For the reasons above stated, the third-party complaint will be dismissed.
Defendants' cross motion, brought under the provisions of Rule 14 F.R.Civ.P., 28 U.S.C. to bring in the United States as a third-party defendant, is seriously opposed on this motion. The purpose of the rule and the requirement of its liberal interpretation to serve such purpose is so well known as not to require restatement here. The large number of reported decisions applying same to particular facts are not especially helpful since an analysis of the pleadings in each case must ultimately decide whether or not the party to be added '* * * is or may be liable to him (the defendants) for all or part of the plaintiff's claim against him'. We turn then to the plaintiff's complaint and the proposed third-party complaint in order to determine the nature of the plaintiff's claim and the facts which are disclosed as the basis for the defendants' claim of indemnity or right to recover over.
As already substantially stated, plaintiff alleges that defendant Tecon Corporation entered into a contract with St. Lawrence for the performance of certain work, labor and services in connection with the widening and deepening of the St. Lawrence River. Tecon in turn subcontracted a portion of this work to the defendant, Great Lakes Dredge and Dock Company. There is no allegation that the contract in its specifications or requirements was negligently prepared or that the damage resulting to the plaintiff was a necessary result of its proper performance. The complaint alleges that the defendants 'did not exercise due and reasonable care in blasting and removing said material in the vicinity of the premises owned by the plaintiff, but that on the contrary, were careless and negligent in doing said blasting'. It is further alleged that defendant Tecon was careless and negligent in not properly supervising and inspecting the said blasting. The exercise of due and reasonable care in the performance of a contract is expressed therein or is necessarily implied as a part of the contractors' obligations. Their failure to exercise same is the burden of plaintiff's complaint and recovery may only be had upon that basis.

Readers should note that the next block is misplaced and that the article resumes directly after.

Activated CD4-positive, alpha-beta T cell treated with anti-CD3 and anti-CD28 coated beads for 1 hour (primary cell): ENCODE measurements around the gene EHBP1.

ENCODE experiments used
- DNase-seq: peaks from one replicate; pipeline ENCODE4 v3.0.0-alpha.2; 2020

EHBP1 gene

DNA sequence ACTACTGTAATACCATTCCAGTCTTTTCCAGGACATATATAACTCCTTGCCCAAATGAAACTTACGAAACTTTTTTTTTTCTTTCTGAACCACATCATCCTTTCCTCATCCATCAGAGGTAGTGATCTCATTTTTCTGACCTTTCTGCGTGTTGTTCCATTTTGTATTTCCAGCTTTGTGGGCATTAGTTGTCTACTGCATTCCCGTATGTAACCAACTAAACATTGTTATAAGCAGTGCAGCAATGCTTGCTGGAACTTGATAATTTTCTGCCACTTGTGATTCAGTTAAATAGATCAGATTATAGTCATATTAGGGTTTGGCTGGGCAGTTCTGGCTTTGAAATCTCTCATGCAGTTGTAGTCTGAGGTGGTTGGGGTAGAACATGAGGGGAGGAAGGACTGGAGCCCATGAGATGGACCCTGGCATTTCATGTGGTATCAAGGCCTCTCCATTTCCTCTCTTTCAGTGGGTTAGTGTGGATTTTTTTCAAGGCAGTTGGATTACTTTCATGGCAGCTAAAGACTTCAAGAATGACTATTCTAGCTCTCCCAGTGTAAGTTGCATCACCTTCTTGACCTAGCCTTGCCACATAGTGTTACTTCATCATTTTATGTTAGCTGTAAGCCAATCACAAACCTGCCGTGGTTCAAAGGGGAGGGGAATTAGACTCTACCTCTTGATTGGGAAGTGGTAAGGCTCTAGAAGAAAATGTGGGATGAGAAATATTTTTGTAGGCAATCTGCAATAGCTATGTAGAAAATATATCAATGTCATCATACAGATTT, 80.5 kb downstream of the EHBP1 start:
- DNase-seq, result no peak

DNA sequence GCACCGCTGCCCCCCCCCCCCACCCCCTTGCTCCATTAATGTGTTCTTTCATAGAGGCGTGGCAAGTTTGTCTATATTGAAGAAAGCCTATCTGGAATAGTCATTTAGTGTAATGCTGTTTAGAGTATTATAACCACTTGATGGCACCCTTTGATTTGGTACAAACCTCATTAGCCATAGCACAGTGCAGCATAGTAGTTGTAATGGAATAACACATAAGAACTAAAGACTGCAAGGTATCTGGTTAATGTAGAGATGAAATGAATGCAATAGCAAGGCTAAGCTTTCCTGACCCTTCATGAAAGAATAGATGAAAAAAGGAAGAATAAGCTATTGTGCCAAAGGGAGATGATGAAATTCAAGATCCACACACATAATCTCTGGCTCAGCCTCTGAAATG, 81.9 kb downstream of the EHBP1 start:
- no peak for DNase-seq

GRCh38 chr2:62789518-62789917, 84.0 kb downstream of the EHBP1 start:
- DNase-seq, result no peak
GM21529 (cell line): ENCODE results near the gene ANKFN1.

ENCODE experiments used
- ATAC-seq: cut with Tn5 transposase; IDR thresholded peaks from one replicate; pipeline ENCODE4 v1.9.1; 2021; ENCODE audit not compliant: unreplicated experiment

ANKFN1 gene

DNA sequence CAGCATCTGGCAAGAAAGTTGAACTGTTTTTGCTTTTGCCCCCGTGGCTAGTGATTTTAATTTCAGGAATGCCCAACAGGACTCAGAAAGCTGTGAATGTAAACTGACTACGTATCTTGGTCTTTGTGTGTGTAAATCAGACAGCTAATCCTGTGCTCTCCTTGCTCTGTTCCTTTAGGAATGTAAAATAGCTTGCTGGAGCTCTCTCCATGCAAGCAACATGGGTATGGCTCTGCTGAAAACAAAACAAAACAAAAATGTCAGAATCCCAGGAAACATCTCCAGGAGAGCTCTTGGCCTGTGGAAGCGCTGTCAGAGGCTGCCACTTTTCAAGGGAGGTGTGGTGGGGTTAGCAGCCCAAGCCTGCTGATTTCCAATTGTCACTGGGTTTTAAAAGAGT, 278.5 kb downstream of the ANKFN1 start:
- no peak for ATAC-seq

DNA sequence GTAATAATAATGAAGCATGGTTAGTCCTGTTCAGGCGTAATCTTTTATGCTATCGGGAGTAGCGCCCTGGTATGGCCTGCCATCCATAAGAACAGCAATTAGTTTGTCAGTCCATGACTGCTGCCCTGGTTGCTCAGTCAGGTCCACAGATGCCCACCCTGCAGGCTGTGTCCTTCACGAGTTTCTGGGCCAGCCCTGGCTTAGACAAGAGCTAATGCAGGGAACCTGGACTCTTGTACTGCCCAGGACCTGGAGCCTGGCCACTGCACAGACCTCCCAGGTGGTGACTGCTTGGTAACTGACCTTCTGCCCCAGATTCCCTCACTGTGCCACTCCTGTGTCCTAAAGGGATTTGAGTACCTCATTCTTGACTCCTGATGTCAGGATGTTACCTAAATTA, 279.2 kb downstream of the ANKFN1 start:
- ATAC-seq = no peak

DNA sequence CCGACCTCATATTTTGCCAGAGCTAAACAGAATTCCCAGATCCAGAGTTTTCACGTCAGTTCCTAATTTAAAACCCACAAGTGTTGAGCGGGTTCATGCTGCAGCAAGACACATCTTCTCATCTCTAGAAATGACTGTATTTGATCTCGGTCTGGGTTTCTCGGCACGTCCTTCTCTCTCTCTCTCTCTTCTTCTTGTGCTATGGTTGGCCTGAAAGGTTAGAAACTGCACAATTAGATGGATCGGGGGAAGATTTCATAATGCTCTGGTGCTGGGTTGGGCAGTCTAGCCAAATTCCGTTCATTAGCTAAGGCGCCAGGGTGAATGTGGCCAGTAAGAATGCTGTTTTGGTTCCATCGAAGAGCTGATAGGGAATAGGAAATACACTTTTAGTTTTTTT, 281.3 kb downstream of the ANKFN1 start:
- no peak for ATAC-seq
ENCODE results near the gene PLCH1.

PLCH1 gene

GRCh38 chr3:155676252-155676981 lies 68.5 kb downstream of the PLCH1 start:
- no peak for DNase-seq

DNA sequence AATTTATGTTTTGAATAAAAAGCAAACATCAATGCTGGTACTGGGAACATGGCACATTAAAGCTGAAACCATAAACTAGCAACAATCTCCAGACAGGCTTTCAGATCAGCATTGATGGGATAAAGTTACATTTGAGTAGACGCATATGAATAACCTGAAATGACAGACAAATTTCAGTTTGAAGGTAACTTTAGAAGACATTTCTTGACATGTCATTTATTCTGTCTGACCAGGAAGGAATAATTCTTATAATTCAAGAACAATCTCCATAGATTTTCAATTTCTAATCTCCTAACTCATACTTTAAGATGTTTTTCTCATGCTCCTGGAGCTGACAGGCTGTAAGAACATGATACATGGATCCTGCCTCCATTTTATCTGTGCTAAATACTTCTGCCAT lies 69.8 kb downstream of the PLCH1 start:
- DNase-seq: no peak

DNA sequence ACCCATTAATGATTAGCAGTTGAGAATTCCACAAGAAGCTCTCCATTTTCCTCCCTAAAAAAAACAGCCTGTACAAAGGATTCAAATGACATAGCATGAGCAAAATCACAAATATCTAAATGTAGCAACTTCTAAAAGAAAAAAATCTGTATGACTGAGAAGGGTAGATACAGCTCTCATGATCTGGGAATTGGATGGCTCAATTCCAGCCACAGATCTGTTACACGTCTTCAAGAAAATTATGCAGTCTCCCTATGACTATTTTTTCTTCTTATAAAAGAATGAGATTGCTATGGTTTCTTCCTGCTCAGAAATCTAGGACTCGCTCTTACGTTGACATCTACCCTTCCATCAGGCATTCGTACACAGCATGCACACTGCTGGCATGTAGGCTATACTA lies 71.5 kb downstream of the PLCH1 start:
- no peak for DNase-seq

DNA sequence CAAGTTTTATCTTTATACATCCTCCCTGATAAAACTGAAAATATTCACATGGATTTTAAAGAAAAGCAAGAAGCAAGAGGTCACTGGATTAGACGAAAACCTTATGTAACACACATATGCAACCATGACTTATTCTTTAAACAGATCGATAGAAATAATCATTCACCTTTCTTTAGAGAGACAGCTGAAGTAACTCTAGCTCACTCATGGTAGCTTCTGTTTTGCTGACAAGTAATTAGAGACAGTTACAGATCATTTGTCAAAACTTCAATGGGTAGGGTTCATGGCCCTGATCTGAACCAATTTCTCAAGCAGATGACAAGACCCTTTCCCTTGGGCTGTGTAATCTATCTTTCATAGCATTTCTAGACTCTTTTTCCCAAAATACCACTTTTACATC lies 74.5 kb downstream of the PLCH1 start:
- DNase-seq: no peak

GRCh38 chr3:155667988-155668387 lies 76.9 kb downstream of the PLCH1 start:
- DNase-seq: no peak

The proposed third-party complaint, permission to serve which is requested, alleges in substance that the work required by the terms of the contract was carried out strictly in accordance with the provisions and specifications required by the St. Lawrence contract and that any damage which plaintiff sustained was the direct result of negligence of St. Lawrence in designing the plans and specifications of the contract. Plaintiff seeks no recovery on any such basis. It seems apparent that plaintiff may only recover upon the theory that the defendants went beyond and outside of the terms of their contract in that they failed to use reasonable care in the performance thereof. Certainly the contract did not warrant or justify the lack of due care in the performance of the work required. The basis of recovery existing in Moore v. Newport Quarries, 285 App.Div. 640, 140 ...